Teilhard's major interest during these years of travel was primarily in the natural terrain. Although he interacted with innumerable ethnic groups he rarely entered into their cultures more than was necessary for expediting his business or satisfying a general interest. One of the ironies of his career is that the Confucian tradition and its concern for realization of the cosmic identity of heaven, earth and man remained outside of 'Teilhard's concerns. Similarly tribal peoples and their earth-centered spirituality were regarded by Teilhard as simply an earlier stage in the evolutionary development of the Christian revelation. Teilhard returned to Paris in September 1924 and resumed teaching at the Institute Catholique. But the intellectual climate in European Catholicism had not changed significantly. Pius XI, the new Pope since 1922, had allowed free reign to the conservative factions. It was in this hostile climate that a copy of a paper that Teilhard had delivered in Belgium made its way to Rome. A month after he returned from China Teilhard was ordered to appear before his provincial Superior to sign a statement repudiating his ideas on original sin. Teilhard's old friend Auguste Valensin was teaching theology in Lyon, and Teilhard sought his counsel regarding the statement of repudiation. In a meeting of the three Jesuits, the Superior agreed to send to Rome a revised version of Teilhard's earlier paper and his response to the statement of repudiation.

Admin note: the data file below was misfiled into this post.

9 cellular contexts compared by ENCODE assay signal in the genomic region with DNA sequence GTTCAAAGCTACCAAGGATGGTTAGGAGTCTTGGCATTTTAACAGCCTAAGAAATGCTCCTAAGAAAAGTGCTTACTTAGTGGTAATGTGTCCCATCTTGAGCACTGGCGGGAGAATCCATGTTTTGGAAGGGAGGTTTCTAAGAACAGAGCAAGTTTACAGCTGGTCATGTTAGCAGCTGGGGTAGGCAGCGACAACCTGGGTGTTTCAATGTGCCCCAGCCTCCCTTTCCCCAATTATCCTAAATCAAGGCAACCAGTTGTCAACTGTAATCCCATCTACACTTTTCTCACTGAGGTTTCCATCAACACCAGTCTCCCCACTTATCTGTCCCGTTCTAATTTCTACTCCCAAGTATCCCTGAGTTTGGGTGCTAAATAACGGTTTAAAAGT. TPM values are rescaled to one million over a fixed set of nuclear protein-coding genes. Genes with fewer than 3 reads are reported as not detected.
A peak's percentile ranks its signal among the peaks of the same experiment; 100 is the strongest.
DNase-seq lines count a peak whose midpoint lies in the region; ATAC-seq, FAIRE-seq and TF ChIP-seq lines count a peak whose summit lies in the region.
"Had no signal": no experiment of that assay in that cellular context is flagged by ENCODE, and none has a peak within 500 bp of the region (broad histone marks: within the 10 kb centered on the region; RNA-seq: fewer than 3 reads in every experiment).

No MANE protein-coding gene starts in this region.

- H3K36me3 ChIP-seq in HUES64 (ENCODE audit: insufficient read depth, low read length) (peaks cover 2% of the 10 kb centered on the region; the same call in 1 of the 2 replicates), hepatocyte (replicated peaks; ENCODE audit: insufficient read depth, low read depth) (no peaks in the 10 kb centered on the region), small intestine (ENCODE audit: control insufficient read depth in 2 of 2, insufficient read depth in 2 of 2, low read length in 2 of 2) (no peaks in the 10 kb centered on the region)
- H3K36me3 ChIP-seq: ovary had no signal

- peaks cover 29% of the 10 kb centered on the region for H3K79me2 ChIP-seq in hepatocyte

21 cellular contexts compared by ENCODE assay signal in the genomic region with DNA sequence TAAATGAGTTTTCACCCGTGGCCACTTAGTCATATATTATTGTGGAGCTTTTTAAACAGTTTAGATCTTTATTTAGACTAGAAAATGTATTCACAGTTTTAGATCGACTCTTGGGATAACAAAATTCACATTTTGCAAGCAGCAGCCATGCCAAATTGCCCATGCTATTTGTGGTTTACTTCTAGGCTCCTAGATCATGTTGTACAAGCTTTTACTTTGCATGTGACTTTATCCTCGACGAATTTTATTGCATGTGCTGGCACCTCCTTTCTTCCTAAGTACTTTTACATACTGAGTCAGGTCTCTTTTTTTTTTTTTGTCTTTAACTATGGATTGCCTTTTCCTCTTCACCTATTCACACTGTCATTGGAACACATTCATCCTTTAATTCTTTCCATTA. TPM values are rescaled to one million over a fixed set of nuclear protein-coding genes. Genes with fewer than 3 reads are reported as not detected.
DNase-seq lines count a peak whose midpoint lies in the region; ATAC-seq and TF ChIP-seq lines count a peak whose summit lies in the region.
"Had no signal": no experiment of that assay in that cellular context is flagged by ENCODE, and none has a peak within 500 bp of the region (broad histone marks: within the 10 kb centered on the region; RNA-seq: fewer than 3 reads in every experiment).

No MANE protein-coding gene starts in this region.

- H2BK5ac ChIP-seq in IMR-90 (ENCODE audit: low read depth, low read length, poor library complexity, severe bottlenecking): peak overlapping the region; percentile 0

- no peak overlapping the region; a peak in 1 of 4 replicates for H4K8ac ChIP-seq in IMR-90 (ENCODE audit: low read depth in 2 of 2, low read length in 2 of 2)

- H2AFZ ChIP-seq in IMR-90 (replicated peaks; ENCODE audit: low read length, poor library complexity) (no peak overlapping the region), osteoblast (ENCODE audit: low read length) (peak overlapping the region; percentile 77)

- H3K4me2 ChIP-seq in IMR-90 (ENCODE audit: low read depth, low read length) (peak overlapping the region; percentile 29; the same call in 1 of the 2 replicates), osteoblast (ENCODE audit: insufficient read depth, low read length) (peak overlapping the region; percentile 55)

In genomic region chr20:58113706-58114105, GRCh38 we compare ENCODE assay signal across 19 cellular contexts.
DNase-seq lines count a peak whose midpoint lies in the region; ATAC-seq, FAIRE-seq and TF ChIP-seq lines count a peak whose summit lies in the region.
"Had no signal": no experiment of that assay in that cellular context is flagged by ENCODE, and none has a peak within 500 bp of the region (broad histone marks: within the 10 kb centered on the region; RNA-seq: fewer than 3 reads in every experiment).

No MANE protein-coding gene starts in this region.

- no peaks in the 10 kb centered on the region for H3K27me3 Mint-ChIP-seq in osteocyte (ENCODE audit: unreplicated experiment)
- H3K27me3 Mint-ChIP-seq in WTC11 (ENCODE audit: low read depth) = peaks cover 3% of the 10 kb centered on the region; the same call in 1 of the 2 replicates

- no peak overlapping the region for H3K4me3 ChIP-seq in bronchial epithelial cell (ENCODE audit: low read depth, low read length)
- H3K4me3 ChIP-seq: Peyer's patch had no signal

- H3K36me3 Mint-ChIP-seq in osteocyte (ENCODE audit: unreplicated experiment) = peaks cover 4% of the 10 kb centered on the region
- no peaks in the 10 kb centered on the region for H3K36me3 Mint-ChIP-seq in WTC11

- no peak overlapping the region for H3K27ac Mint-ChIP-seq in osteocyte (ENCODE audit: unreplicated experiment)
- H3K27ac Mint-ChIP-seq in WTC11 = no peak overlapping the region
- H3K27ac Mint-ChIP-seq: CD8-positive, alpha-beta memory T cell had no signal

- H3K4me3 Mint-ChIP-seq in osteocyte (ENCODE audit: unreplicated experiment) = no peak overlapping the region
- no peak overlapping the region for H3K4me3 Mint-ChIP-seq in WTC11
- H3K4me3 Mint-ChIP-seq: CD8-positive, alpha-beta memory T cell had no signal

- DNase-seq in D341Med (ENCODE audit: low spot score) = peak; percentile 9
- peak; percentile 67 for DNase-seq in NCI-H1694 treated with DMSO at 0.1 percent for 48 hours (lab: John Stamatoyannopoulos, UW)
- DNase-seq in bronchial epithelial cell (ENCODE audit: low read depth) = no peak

In the interim before receiving Rome's reply to his revisions, Teilhard continued his classes at the Institute. Those students who recalled the classes remembered the dynamic quality with which the young professor delivered his penetrating analysis of homo faber. According to Teilhard the human as tool-maker and user of fire represents a significant moment in the development of human consciousness or hominization of the species. It is in this period that Teilhard began to use the term of Edward Suess, "biosphere," or earth-layer of living things, in his geological schema. Teilhard then expanded the concept to include the earth-layer of thinking beings which he called the "noosphere" from the Greek word nous meaning "mind." While his lectures were filled to capacity, his influence had so disturbed a bloc of conservative French bishops that they reported him to Vatican officials who in turn put pressure on the Jesuits to silence him.